Friday, March 31, 2006

Students starting to question evolutionists' dogma

Here's a three-part article in the LA Times about students questioning evolution and their teachers being ill-equipped to respond:

Testing Darwin's Teachers

This really exposes how evolutionists rely on unquestioning dogma probably as much or more than most religious people. Evolution "just is" to these people and anyone who dares question it is a backwards, ignorant, brainless, science-hating "fundy" Creationist (just ask U of M professor PZ Myers).

Here are some excerpts from the article that caught my eye:
"Isn't it true that mutations only make an animal weaker?" sophomore Chris Willett demands. " 'Cause I was watching one time on CNN and they mutated monkeys to see if they could get one to become human and they couldn't."

Frisby tries to explain that evolution takes millions of years, but Willett isn't listening.
Thousands of years of selectively breeding dogs and cats and we have been left with... dogs and cats. Not too long ago, scientists were able to selectively breed flies (maybe fruit flies - I don't exactly recall that detail) so that they refused to breed with each other and they declared it was proof of evolution. But, alas, they still were left with the same species: flies. Flowers, too. They selectively bred flowers and came up with a new flower. "Evolution!" they cried to the hills. Sadly, it was still a flower.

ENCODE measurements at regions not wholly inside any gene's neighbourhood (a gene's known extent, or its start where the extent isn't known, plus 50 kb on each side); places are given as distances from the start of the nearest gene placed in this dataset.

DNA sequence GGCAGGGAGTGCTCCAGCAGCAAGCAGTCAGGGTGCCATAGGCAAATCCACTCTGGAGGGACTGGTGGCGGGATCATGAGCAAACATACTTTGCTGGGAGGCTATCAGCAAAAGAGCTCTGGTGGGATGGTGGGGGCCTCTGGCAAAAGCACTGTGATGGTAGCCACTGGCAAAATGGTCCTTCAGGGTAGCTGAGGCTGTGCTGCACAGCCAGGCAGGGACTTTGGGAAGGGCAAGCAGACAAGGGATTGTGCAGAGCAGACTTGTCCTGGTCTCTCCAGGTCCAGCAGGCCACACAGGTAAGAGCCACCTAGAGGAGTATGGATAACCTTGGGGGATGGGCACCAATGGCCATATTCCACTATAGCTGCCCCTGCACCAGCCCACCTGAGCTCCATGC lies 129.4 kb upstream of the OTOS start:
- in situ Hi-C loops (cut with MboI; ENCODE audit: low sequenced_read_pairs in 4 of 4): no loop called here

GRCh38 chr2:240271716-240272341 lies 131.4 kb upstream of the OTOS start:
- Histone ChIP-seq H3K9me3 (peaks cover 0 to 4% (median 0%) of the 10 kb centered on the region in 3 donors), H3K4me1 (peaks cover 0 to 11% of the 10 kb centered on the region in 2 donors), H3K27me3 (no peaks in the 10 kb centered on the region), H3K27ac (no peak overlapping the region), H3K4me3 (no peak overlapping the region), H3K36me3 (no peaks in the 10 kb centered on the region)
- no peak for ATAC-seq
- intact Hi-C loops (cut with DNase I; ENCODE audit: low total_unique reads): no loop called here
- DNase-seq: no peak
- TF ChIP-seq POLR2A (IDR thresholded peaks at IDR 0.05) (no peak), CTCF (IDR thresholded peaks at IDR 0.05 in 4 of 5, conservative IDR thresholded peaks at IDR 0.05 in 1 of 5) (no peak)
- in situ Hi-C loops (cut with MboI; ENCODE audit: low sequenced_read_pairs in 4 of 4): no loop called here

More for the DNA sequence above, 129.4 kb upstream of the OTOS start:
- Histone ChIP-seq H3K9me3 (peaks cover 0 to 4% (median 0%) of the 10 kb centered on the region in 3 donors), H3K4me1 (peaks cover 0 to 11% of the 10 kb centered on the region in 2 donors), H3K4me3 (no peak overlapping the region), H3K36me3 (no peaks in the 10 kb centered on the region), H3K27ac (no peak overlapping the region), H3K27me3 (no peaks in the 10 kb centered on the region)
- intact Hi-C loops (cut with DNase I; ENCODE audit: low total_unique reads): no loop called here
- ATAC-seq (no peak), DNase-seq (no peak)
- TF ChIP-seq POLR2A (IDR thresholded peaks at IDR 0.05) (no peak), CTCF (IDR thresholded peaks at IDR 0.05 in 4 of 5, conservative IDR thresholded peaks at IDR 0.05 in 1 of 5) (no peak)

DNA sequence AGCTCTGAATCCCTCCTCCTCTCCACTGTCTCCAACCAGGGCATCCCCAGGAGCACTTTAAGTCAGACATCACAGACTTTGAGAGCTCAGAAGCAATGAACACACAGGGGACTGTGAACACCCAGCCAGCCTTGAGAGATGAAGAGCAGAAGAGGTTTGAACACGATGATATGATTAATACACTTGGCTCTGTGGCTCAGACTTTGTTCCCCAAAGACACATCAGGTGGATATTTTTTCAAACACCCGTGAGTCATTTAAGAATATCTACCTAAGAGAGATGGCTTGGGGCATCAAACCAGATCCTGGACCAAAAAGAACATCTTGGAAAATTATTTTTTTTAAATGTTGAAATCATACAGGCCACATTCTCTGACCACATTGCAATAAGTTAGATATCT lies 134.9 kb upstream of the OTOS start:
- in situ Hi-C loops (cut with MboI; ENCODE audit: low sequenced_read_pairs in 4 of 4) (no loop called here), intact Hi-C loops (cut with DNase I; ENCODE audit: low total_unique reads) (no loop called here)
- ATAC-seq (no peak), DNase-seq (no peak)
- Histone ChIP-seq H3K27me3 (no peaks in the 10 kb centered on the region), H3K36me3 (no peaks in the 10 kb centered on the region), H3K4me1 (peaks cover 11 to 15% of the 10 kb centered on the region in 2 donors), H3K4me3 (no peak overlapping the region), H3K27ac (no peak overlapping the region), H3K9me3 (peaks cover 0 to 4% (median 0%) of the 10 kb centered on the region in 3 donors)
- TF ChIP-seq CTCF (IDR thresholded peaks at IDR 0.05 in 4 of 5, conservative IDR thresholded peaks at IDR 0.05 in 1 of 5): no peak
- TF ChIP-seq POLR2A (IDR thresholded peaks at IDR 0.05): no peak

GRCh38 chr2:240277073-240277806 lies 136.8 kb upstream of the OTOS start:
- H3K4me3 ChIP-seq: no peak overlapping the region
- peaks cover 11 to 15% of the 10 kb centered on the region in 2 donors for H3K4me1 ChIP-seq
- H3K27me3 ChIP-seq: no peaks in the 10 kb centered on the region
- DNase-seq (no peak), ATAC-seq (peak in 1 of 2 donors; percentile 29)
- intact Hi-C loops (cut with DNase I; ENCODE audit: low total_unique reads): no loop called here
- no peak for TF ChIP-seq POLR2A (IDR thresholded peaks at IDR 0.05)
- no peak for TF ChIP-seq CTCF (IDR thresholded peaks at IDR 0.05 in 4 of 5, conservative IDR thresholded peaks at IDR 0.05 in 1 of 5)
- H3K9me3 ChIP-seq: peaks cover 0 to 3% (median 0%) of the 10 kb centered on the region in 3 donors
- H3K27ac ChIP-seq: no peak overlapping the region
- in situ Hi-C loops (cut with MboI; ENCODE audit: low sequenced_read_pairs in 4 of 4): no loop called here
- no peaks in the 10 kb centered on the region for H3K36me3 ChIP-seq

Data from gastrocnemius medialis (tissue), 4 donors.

Not to mention that selectively breeding plants and animals in a short amount of time completely disproves evolution, which is supposed to be an undirected process that takes millions of years.

Unruffled, Frisby puts up a transparency tracing the evolution of the whale, from its ancient origins as a hoofed land animal through two lumbering transitional species and finally into the sea. He's about to start on the fossil evidence when sophomore Jeff Paul interrupts: "How are you 100% sure that those bones belong to those animals? It could just be some deformed raccoon."

From the back of the room, sophomore Melissa Brooks chimes in: "Those are real bones that someone actually found? You're not just making this up?"

"No, I am not just making it up," Frisby says.
That's true. Other people made it up and you are mindlessly repeating them. It's amazing how evolutionists can take a tiny piece of bone and extrapolate not only what the entire creature looked like, but how it acted. And they present it as cold, hard fact! It's all a matter of "interpretation." Well, guess what. They "interpret" the fossils according to their preconceived notion about evolution. If something doesn't fit, they ignore it or "interpret" it to fit in with the theory they are desperately trying to prove.

Some hold to a literal reading of Genesis: God created the universe about 6,000 years ago. Others accept an ancient cosmos but take the variety, complexity and beauty of Earth's creatures as proof that life was crafted by an intelligent designer.